Tabuena vs. Sandiganbayan

Liability of Public Officers: kKinds of Duties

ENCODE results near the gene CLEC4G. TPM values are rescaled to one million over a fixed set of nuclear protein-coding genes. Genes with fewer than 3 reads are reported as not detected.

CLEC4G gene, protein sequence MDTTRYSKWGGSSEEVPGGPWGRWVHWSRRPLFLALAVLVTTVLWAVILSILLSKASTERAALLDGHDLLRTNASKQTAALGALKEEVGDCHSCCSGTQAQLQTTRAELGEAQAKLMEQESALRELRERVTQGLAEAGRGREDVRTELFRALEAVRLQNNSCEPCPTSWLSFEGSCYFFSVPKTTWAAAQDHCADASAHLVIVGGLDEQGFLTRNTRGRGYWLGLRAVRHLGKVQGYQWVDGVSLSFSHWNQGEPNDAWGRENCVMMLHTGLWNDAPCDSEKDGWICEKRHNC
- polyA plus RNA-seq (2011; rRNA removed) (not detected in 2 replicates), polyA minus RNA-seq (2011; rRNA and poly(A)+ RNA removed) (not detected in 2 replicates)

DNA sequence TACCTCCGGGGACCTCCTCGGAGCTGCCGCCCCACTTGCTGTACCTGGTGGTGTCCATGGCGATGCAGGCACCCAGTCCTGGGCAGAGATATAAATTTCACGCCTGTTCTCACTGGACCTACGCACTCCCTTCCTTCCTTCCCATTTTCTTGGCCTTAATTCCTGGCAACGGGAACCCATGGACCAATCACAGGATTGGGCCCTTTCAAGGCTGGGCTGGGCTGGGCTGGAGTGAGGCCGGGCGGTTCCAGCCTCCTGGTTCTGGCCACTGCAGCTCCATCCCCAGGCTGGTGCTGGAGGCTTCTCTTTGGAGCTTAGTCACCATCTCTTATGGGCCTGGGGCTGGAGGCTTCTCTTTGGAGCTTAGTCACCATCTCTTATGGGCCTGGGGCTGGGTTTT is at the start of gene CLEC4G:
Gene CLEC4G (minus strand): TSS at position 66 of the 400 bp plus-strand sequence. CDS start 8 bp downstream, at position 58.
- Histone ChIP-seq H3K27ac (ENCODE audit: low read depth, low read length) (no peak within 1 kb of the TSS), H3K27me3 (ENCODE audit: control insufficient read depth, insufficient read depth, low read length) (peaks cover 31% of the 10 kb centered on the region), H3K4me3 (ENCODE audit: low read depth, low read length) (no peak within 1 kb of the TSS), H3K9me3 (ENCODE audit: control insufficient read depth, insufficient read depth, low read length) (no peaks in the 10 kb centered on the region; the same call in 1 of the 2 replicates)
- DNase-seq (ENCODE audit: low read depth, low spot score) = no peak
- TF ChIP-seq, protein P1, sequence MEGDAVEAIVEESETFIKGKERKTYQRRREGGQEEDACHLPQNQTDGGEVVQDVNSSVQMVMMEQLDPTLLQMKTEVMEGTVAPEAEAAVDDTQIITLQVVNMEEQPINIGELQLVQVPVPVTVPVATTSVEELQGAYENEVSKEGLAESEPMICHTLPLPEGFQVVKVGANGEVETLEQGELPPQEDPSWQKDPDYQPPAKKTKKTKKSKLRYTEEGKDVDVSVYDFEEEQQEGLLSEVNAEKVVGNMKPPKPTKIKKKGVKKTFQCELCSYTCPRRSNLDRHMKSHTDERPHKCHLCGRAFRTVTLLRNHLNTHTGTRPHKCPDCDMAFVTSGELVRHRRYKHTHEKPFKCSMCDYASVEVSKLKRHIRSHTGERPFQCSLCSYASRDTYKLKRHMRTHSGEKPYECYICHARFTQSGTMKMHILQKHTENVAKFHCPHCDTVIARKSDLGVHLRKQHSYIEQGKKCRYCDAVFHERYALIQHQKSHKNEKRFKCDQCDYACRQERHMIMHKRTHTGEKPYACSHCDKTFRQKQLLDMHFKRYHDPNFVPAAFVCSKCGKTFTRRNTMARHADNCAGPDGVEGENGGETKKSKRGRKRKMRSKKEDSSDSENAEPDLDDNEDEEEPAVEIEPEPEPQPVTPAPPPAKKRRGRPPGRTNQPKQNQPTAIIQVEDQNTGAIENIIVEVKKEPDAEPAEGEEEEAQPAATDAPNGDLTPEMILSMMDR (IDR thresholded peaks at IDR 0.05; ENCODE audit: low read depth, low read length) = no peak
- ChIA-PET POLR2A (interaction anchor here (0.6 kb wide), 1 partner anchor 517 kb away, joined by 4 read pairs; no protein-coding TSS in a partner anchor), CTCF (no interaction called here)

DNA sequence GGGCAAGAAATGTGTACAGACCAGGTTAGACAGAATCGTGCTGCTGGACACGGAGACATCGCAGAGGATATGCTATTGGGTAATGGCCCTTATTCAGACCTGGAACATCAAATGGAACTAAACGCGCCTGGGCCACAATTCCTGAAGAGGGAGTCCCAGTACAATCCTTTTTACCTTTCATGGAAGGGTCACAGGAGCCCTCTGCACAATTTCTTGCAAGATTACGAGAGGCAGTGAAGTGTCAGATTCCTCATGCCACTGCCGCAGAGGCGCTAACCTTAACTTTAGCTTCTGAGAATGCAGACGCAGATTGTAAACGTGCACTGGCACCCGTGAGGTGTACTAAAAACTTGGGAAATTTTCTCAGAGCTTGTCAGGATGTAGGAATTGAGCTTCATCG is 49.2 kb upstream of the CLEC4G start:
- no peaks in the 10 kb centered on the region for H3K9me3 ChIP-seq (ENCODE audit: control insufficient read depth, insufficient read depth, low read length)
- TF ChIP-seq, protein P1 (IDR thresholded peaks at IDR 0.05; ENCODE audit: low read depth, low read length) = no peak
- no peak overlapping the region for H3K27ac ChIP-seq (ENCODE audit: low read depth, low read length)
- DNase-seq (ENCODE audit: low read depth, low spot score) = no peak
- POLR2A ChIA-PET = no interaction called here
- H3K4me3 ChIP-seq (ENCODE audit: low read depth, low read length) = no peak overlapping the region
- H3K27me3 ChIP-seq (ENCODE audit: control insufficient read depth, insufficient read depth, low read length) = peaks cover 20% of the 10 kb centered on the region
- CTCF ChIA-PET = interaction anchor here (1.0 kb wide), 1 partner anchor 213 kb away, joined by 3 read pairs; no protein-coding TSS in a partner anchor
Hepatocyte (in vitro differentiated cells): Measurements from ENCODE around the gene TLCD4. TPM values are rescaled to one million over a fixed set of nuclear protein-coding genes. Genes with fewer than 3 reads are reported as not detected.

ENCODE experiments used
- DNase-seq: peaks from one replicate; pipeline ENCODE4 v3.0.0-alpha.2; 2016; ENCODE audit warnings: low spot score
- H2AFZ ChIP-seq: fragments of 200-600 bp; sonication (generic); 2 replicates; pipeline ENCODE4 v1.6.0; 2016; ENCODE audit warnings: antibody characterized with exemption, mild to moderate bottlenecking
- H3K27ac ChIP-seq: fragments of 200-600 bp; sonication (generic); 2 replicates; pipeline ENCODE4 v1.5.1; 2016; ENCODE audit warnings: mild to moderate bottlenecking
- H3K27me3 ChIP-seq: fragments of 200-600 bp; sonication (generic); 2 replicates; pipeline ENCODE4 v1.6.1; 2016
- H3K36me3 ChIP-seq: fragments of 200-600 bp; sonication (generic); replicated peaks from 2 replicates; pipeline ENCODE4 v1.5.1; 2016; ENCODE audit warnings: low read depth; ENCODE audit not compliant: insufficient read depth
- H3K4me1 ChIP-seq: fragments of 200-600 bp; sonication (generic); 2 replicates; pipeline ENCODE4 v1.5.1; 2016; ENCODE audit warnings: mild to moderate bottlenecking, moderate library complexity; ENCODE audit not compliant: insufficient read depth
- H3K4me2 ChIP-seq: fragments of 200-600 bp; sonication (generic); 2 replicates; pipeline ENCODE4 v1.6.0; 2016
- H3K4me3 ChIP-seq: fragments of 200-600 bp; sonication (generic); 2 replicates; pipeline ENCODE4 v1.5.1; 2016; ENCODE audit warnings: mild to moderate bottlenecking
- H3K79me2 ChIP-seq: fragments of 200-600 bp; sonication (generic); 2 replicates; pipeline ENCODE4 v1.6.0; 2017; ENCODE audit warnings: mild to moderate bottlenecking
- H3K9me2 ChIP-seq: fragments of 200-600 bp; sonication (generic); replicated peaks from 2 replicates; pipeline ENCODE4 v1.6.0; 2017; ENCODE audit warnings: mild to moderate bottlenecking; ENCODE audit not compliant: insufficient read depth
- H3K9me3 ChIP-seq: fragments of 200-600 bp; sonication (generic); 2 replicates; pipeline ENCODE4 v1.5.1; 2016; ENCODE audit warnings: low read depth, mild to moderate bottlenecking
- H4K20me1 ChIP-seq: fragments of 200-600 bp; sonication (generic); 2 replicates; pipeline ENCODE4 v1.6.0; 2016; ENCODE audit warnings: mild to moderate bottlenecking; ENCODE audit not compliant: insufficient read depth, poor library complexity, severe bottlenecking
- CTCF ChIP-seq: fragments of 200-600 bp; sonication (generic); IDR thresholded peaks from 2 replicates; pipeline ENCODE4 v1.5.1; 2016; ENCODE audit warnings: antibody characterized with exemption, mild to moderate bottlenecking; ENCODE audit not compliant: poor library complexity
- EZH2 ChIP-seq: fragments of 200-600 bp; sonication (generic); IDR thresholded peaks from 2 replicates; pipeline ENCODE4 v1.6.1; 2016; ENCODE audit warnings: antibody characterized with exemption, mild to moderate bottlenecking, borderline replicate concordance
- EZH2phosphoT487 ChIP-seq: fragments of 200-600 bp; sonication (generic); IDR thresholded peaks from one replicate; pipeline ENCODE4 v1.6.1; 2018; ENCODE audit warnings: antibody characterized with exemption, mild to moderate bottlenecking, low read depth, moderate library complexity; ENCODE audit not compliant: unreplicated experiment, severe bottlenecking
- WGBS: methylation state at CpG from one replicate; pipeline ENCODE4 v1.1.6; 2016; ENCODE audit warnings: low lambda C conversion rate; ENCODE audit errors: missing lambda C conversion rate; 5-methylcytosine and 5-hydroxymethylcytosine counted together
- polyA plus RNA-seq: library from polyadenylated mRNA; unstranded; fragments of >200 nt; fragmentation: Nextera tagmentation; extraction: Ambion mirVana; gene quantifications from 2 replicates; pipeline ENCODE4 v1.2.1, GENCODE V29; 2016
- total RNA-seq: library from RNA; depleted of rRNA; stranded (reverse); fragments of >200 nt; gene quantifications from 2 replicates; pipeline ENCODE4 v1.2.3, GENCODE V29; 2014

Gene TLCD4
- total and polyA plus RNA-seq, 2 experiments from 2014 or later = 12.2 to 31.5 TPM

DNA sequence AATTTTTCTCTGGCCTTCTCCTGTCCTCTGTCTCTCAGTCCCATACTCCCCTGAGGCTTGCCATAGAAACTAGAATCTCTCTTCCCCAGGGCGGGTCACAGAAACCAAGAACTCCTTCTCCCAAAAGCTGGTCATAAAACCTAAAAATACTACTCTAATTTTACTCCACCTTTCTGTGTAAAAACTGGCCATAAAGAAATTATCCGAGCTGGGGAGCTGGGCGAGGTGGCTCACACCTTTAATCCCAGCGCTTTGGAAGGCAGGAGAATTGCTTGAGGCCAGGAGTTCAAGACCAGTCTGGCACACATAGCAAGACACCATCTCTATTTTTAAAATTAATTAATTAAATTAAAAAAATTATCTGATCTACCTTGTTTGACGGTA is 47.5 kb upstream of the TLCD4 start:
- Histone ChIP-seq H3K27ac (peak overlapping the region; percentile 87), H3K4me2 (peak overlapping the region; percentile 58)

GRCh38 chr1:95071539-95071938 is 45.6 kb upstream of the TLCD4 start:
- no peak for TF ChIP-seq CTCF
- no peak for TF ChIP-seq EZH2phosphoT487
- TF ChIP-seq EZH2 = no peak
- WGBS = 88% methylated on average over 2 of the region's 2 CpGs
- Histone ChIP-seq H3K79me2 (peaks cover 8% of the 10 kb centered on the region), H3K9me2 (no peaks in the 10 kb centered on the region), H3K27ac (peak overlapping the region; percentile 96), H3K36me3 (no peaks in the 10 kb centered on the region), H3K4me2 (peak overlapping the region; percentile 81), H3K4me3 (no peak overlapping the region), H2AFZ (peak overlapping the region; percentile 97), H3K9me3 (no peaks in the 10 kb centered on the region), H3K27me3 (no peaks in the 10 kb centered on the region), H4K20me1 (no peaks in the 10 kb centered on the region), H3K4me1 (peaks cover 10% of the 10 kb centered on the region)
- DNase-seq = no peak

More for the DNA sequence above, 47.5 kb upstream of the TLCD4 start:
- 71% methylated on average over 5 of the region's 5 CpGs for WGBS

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  TABUENA VS. SANDIGANBAYAN [G.R. NO. 103501-03; February 17, 1997] TOPIC : LIABILITY OF PUBLIC OFFICERS: Kinds of Duties  AUTHOR : KAYELYN LAT  NOTES: Petitioner acted in strict compliance with the MARCOS Memorandum. The order emanated from the Office of the President   and bears the signature of the President himself, the highest official of the land. It carries with it the presumption that it was regularly issued NATURE OF THE CASE: Separate petitions for review filed by Luis Tabuena and Adolfo Peralta of the Sandiganbayan decision as well as Resolution, convicting them of malversation under Art. 217 of the Revised Penal Code FACTS: 1.   Then Pres. Ferdinand Marcos instructed Luis Tabuena, General Manager of the Manila International Airport  Authority (MIAA), over the phone to pay directly to the president’s office and in cash what the MIAA owes the Phil. National Construction Corp. 2.   The verbal instruction was reiterated in a Presidential memorandum. 3.   In obedience to Pres. Marcos’ instruction, Tabuena, with the help of Gerardo Dabao and Adolfo Peralta, the  Asst. Gen. Mgr. and the Acting Finance Services Mgr. of MIAA, respectively, caused the release of P55M of MIAA funds of three (3) withdrawals and delivered the money to Mrs. Fe Roa-Gimenez, private secretary of Marcos. -  First: January 10, 1986 for 25M, following a letter signed by Tabuena and Dabao requesting the PNB Extension office at the MIAA  –   to issue a manager’s check for said amount payable to Tabuena; check was encashed, however, at the PNB Villamor Branch; Dabao and Cashier counted the money, after which, Tabuena took delivery thereof at Mrs. Gimenez’ office   -  Second: similar with the 1 st  (also 25M made on Jan 16, 1986 -  Third: made on Jan 31, 1986 for 5M; Peralta was Tabuena’s co -signatory to the letter-request for a manager’s check for this amount; Peralta accompanied Tabuena to the PNB Villamor branch as Tabuena requested him to do the counting of 5M; loaded in Tabuena’s car and deliv ered to Mrs. Gimenez’ office   4.   Gimenez issued a receipt for all the amounts she received from Tabuena. Later, it turned out that PNCC never received the money. -  No PNCC receipt for the 55M was presented -  Senior Assistant VP and Corporate Comptroller of PNCC: no payments made by MIAA for the months of January to June of 1986 -  No vouchers prepared to support the disbursement of 55M 5.   Petitioners claimed that: -  Acted in good faith -  Tabuena was merely complying with the MARCOS memorandum which ordered him to forward immediately to the Office of the Pres 55M in cash as partial payment of MIAA’s obligations to PNCC;   -  Tabuena was of the belief that MIAA indeed had liabilities to PNCC -  Peralta shared the same belief and so he heeded the request of Tabuena, his superior, for him (Peralta) to help in the release of 5M 6.   Sandiganbayan rejected their claim of good faith which led to their conviction 7.   The case involves two (2) separate petitions for review by Luis Tabuena and Adolfo Peralta. They appeal the Sandiganbayan decision convicting them of malversation of MIAA funds in the amount of P55M. 8.   Further, petitioners claimed that they were charged with intentional malversation, as alleged in the amended information, but it would appear that they were convicted for malversation with negligence. Hence, their conviction of a crime different from that charged violated their constitutional right to be informed of the accusation.  ISSUE(S) : (1) Whether or not the Sandiganbayan convicted them of a crime not charged in the amended information; and (2) Whether or not Tabuena and Peralta acted in good faith. HELD : (1) NO; (2) YES RATIO : (1) No. Malversation is committed either intentionally or by negligence. The dolo  or the culpa  present in the offense is only a modality in the perpetration of the felony. Even if the mode charged differs from the mode proved, the same offense of malversation is involved. (2) Yes. Tabuena acted in strict compliance with the MARCOS Memorandum. The order emanated from the Office of the President   and bears the signature of the President himself, the highest official of the land. It carries with it the presumption that it was regularly issued. And on its face, the memorandum is patently lawful for no law makes the payment of an obligation illegal. This fact, coupled with the urgent tenor for its execution constrains one to act swiftly without question. -   Tabuena is therefore entitled to the justifying circumstance of “Any person who act s in obedience to an order issued by a superior for some lawful purpose.” The subordinate -superior relationship between Tabuena and Marcos is clear. And so too, is the lawfulness of the order contained in the MARCOS memorandum, as it has for its purpose partial payment of the liability of one government agency (MIAA) to another (PNCC) -  What is more significant to consider is that the MARCOS memorandum is patently legal (for on its face it directs payment of an outstanding liability) and that Tabuena acted under the honest belief that the 55M was a due and demandable debt and that it was just a portion of a bigger liability to PNCC. -   There is no denying that the disbursement, which Tabuena admitted as “out of the ordinary,” did not comply with certain auditing rules and regulations pointed out by the Sandiganbayan; however, this deviation was inevitable under the circumstances Tabuena was in. He did not have luxury of time to observe all auditing procedures of disbursement considering the fact that the MARCOS memorandum enjoined his “immediate compliance” with the directive that he forward to the President’s office the 55M in cash. Since he was acting in good faith, his liability should only be administrative or civil in nature, and not criminal. -  Nor is there proof that Tabuena profited from the scheme. No conspiracy was established between Tabuena and the real embezzler/s of 55M However, a more compelling reason for the ACQUITTAL is the violation of the accused's basic constitutional right to due process. Records show that the Sandiganbayan actively took part in the questioning of a defense witness and of the accused themselves. The questions of the court were in the nature of cross examinations characteristic of confrontation, probing and insinuation. Tabuena and Peralta may not have raised the issue as an error, there is nevertheless no impediment for the court to consider such matter as additional basis for a reversal since the settled doctrine is that an appeal throws the whole case open to review, and it becomes the duty of the appellate court to correct such errors as may be found in the judgment appealed from whether they are made the subject of assignments of error or not. The cold neutrality of an impartial judge requirement of due process was certainly denied Tabuena and Peralta when the court, with its overzealousness, assumed the dual role of magistrate and advocate. Time and again the Court has declared that due process requires no less than the cold neutrality of an impartial judge. That the judge must not only be impartial but must also appear to be impartial, to give added assurance to the parties that his decision will be just. The parties are entitled to no less than this, as a minimum guaranty of due process. HENCE, Luis Tabuena and Adolfo Peralta are acquitted of the crime of malversation.